Darell's story

Most of Darell’s life has revolved around schools. His parents were teachers and he became a successful teacher himself. Because of his profession and his childhood experiences, he is now very alert to behaviour that is inappropriate. But it wasn’t always the case.

His parents’ jobs meant Darell, and his brother and sister, moved frequently. In the late 1960s the family moved to a New South Wales country town. Darell did well at school and loved his sport, getting involved in the junior rugby league club and cricket club. He’s not sure if he first met Father Frank through those clubs or because he was the scripture teacher at school.

Father Frank suggested Darell stay over at the rectory after sport because he lived out of town. His parents trusted Father Frank because of his standing within the Anglican Church.

‘I was the perfect victim’, said Darell. ‘So Mum and Dad said yes, as most parents would with someone from that background who used his position beautifully.’

Over a period of six to nine months, Father Frank abused Darell between six and 12 times when he stayed at the rectory. There was never anyone else around. ‘He set it up pretty well.’

Darell said he was naive and this made him an easy target. ‘In that period there was never any thought about stranger danger, paedophilia or inappropriateness from adults’, he said. ‘In fact I questioned whether I was wrong. I couldn’t tell anyone because they were going to either say I was silly or that it was okay. I was an 11-year-old naive country kid.’

Darell has no doubt that the perpetrator was a serial predator. He recalls one occasion when an older boy came into the house and saw something going on but did not seem at all shocked. There was also another boy, whom Darell approached as an adult, who remembered Father Frank behaving inappropriately towards him in a swimming pool.

One of Darell’s happiest memories was when he was due to stay at the rectory but got hit by a cricket ball and had to go home after seeing the doctor.

‘I was extremely happy that I didn’t have to go through a very painful experience – physical abuse and things I knew weren’t right but I didn’t know how to fix it.’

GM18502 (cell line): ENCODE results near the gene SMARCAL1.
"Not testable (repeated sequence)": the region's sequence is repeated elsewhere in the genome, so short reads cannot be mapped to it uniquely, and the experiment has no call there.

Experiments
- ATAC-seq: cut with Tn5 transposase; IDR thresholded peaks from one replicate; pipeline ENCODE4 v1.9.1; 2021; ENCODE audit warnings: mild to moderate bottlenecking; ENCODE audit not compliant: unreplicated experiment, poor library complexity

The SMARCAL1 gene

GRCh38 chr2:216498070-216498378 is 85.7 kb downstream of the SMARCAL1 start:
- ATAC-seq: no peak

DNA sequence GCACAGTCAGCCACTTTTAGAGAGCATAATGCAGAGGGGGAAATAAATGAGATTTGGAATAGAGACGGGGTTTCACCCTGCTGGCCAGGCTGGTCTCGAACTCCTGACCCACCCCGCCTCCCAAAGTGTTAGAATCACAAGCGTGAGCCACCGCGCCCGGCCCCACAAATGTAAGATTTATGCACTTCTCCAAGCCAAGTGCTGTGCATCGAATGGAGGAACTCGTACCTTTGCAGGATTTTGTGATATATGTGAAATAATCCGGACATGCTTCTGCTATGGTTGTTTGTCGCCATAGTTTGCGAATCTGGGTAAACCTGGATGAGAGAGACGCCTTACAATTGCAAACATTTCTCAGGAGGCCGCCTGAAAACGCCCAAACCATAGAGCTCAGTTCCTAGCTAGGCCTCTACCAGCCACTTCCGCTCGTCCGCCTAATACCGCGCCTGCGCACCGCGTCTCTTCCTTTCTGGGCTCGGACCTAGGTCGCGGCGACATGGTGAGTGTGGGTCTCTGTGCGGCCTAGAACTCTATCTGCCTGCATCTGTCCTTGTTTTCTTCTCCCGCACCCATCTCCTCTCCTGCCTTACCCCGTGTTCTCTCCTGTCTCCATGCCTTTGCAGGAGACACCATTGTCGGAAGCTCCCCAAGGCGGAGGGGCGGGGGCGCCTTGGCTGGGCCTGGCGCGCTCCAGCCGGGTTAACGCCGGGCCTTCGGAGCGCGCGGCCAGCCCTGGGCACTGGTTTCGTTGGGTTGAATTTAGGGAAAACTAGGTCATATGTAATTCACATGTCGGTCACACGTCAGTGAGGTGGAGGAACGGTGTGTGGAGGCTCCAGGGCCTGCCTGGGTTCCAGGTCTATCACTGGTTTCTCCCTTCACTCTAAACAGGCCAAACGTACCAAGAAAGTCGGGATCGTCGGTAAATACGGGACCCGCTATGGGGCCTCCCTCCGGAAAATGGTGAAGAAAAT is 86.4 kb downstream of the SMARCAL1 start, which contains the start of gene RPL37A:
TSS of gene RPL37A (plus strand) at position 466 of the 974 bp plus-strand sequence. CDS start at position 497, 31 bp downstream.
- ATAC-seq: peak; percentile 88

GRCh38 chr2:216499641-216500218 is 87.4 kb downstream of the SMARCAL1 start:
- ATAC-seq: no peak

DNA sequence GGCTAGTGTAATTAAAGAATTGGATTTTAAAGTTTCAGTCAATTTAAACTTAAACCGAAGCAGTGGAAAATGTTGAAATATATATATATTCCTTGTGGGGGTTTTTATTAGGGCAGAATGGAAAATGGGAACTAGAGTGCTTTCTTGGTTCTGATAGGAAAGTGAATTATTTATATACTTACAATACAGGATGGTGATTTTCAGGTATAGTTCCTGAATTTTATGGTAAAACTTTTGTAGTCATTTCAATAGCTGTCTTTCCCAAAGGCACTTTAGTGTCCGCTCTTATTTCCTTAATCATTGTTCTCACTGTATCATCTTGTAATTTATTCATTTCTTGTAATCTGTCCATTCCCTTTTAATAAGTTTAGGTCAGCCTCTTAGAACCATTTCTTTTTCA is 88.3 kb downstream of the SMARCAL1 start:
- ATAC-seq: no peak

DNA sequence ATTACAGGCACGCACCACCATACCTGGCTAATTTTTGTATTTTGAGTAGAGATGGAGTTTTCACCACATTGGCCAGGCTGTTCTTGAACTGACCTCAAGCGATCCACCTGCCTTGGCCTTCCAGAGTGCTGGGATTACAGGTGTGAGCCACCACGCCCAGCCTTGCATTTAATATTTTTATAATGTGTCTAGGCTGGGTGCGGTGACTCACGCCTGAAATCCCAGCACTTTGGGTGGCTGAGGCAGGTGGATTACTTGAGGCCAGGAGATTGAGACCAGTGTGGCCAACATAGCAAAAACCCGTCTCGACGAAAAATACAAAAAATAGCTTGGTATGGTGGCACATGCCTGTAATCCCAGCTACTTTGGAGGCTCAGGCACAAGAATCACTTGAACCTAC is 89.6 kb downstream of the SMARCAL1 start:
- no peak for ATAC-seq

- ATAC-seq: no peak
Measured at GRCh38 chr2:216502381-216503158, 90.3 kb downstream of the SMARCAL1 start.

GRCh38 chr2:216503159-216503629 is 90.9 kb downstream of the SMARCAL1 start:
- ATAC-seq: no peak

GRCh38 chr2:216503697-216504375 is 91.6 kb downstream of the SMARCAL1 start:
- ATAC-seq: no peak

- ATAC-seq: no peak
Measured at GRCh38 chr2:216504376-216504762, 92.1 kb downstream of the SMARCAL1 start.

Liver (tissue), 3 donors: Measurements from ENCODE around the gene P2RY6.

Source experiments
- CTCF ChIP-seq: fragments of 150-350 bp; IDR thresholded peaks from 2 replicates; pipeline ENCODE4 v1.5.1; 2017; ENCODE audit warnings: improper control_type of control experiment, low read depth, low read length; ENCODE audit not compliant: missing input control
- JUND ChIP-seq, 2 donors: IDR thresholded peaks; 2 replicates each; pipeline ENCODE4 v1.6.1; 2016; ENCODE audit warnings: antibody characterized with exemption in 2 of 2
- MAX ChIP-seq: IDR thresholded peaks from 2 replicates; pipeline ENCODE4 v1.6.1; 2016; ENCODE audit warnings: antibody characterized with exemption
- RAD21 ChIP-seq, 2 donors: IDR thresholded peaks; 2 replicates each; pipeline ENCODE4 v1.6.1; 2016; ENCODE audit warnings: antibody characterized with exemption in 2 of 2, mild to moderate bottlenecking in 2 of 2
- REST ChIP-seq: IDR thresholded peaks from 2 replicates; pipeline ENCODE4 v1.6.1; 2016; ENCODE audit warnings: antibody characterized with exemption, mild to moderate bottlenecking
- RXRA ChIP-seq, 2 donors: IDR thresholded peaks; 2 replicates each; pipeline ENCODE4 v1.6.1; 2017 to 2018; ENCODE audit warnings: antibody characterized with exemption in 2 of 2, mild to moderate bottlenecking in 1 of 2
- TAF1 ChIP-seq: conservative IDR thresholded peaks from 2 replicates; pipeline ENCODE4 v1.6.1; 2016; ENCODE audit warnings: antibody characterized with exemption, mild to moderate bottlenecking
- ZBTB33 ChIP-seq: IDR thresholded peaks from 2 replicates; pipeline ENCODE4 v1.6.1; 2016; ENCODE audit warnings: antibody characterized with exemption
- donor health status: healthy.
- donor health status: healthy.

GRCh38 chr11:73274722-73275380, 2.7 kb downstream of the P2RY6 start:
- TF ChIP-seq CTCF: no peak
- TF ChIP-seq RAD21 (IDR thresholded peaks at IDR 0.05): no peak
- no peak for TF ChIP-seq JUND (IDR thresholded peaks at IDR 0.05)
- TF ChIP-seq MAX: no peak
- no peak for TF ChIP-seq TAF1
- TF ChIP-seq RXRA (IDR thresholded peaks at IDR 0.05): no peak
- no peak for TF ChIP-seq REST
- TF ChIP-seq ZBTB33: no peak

In the early 1970s the family moved away but there was one further occasion of abuse when Father Frank came to see them and asked Darell’s parents if he could stay with him. Darell didn’t know how to say no. ‘I was still only 12.’

Darell never told his parents of the abuse and his father has now passed away. He thought at the time that perhaps he had done something wrong and didn’t want to get into trouble.

‘I’ve got pretty clear images, memories of what was said, key words which are not nice. Things like “you’ll enjoy this” … When an adult says that you think maybe you’re supposed to because you don’t know any different. Like anyone who’s good at their job, if this person is being “good” as a paedophile then they know exactly … the right words to say to come across to children. And make it appear like it’s okay.’

Darell now thinks that if he’d had a safe place to report he may have done so.

When he was in his early 20s Darell met his wife, from whom he is now divorced, and told her of the abuse. For the most part he put the abuse to the back of his mind and concentrated on his career, but he was very careful about who his children went to stay with. He also turned away from the Church, only attending for weddings or funerals.

‘I struggled with the hypocrisy of it’, said Darell. ‘Someone who went under the guise of being someone that everyone should look up to, had confidence in, and then basically to commit the most heinous of all things against children.’

Over time, memories of the abuse have troubled him more and he struggles when people tell what he thinks are inappropriate jokes. He told his brother about the abuse 10 years ago, and a friend six years ago. Three years ago he accessed some counselling and he’s still deciding whether to go to the police.

Darell said things have changed and there are better procedures in place now to protect children, as well as a greater awareness among children about what is appropriate. But things are not perfect.

‘You can put all the procedures and protocols in place, but if someone has this evil mind that they still want to commit a crime against a child then they will do anything they can to do it ... There’ll always be people out there who are challenged.’

Darell said he felt some relief after telling his story to the Royal Commission. He hoped his information might be useful if there were others who had come forward about Father Frank or events in the town at that time. He told the Commissioner, ‘I appreciate having the opportunity to come in and speak to an important group that hopefully, through the findings, will make it so much safer for kids.’

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